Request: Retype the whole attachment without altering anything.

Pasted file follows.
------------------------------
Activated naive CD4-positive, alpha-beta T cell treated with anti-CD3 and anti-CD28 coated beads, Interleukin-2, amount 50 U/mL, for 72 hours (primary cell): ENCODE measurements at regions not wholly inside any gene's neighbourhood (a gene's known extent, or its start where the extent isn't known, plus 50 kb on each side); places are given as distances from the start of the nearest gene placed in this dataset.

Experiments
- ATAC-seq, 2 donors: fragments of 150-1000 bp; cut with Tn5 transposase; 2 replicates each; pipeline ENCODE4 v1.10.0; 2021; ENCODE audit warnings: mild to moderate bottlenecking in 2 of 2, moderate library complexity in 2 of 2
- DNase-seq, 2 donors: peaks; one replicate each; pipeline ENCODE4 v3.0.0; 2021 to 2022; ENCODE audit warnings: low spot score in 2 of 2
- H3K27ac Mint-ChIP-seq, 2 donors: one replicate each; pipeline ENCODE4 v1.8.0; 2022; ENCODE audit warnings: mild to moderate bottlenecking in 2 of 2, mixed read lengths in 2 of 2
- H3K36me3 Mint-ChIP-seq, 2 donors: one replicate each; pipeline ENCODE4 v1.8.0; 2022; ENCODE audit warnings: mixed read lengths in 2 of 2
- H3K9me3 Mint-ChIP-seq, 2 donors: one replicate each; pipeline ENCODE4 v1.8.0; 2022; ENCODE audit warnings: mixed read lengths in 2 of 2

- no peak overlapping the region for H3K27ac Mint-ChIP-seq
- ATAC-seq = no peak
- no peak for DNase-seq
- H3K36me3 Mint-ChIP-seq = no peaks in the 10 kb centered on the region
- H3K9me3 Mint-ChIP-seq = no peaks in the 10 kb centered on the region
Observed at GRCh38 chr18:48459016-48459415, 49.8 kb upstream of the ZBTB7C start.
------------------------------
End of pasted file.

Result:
Activated naive CD4-positive, alpha-beta T cell treated with anti-CD3 and anti-CD28 coated beads, Interleukin-2, amount 50 U/mL, for 72 hours (primary cell): ENCODE measurements at regions not wholly inside any gene's neighbourhood (a gene's known extent, or its start where the extent isn't known, plus 50 kb on each side); places are given as distances from the start of the nearest gene placed in this dataset.

Experiments
- ATAC-seq, 2 donors: fragments of 150-1000 bp; cut with Tn5 transposase; 2 replicates each; pipeline ENCODE4 v1.10.0; 2021; ENCODE audit warnings: mild to moderate bottlenecking in 2 of 2, moderate library complexity in 2 of 2
- DNase-seq, 2 donors: peaks; one replicate each; pipeline ENCODE4 v3.0.0; 2021 to 2022; ENCODE audit warnings: low spot score in 2 of 2
- H3K27ac Mint-ChIP-seq, 2 donors: one replicate each; pipeline ENCODE4 v1.8.0; 2022; ENCODE audit warnings: mild to moderate bottlenecking in 2 of 2, mixed read lengths in 2 of 2
- H3K36me3 Mint-ChIP-seq, 2 donors: one replicate each; pipeline ENCODE4 v1.8.0; 2022; ENCODE audit warnings: mixed read lengths in 2 of 2
- H3K9me3 Mint-ChIP-seq, 2 donors: one replicate each; pipeline ENCODE4 v1.8.0; 2022; ENCODE audit warnings: mixed read lengths in 2 of 2

- no peak overlapping the region for H3K27ac Mint-ChIP-seq
- ATAC-seq = no peak
- no peak for DNase-seq
- H3K36me3 Mint-ChIP-seq = no peaks in the 10 kb centered on the region
- H3K9me3 Mint-ChIP-seq = no peaks in the 10 kb centered on the region
Observed at GRCh38 chr18:48459016-48459415, 49.8 kb upstream of the ZBTB7C start.